Whoever hopes for action against climate change from a Green coalition government will also be disappointed. In the largest federal state of North-Rhine Westphalia, where massive demos and occupations of open-cast brown coal mines have taken place, the Greens have voted as part of the state government for the destruction of the Hambacher forest, so that the energy giant RWE can continue to make profits. Brown coal produces the highest emissions of climate change gases and pollution.

In the state of Hesse, the Greens sent a huge force of police to clear protesters from the Dannenröder forest who were trying to prevent the building of another motorway.

Nationally, the Greens pose as leading opponents of the far-right and call for more transparency and accountability from the state. But recently they voted in the Hesse state parliament to prevent the publication of documents exposing the long-time failure of the security services to prevent murders by the neo-Nazi NSU terrorist group.

And in Baden-Württemberg, the Green first minister, Winfried Kretschmann, continues politics in the interests of the big car companies.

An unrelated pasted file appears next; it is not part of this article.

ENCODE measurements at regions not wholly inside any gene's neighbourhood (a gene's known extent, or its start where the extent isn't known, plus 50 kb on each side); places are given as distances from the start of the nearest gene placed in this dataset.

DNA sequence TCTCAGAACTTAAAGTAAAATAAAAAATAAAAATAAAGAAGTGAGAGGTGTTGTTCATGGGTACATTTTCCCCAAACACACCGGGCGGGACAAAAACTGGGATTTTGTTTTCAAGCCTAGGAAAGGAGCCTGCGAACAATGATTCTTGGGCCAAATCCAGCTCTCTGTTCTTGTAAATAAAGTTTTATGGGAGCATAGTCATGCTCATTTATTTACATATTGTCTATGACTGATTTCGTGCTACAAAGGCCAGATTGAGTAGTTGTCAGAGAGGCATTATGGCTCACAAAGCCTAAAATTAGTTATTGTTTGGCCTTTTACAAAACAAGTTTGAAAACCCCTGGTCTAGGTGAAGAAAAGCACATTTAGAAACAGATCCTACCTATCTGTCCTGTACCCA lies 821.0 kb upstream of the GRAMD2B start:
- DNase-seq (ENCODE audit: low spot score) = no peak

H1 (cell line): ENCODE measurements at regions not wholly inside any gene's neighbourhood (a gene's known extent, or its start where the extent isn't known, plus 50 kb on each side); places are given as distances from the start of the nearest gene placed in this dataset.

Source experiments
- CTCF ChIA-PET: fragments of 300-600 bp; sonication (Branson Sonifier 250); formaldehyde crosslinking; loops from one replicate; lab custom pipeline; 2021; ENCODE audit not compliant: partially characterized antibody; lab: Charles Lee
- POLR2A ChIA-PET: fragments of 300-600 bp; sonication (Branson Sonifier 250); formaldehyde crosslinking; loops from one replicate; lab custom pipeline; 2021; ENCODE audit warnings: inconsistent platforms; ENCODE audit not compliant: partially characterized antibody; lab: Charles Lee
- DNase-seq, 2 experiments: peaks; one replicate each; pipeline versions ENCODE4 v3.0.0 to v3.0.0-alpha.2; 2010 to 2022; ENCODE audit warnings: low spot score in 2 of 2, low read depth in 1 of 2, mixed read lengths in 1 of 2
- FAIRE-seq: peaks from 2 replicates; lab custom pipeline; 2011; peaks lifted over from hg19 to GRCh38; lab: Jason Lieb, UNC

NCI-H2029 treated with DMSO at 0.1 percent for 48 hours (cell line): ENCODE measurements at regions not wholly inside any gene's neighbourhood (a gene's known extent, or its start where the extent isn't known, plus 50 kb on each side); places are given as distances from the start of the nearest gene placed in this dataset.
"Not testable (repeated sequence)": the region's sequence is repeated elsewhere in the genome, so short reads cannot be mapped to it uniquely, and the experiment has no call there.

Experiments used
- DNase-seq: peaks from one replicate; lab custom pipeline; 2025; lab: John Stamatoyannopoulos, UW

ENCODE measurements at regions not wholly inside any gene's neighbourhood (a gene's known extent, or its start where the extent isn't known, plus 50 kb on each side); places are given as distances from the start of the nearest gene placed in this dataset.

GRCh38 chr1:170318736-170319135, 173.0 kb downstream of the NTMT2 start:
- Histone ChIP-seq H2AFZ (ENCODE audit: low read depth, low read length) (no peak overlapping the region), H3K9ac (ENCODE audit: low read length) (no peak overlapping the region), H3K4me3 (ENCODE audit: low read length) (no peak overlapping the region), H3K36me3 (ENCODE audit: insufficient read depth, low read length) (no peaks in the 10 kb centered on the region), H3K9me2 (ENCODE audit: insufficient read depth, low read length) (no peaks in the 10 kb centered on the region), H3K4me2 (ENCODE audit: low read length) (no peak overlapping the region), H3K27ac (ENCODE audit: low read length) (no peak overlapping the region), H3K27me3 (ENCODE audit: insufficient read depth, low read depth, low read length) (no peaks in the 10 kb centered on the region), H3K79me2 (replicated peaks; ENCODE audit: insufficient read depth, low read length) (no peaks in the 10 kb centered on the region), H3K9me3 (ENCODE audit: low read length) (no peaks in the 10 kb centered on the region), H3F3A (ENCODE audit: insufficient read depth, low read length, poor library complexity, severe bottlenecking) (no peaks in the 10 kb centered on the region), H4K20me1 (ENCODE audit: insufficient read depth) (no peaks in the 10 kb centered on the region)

Time and again the Greens have shown that they will break their election promises by adapting themselves to the pressures of capitalism, and then carry out pro-capitalist policies against the interests of workers to the disappointment of their voters.

Halting catastrophic climate change, while creating millions of new sustainable ‘green jobs’ and decent living standards for the majority, requires removing the capitalist profit system and constructing a democratic socialist system.

The resources and technology currently exist in society to provide a long-term green economy. But achieving such a democratically planned future means taking wealth and power out of the hands of the capitalist establishment. In other words, halting climate change means the struggle for socialist system change – something the Green party is incapable of doing.

(With thanks to Brent Kennedy for the translation)

 

 

The CWI relies on the donations from working class people around the world to fund our campaigns.Please donate towards building the CWI.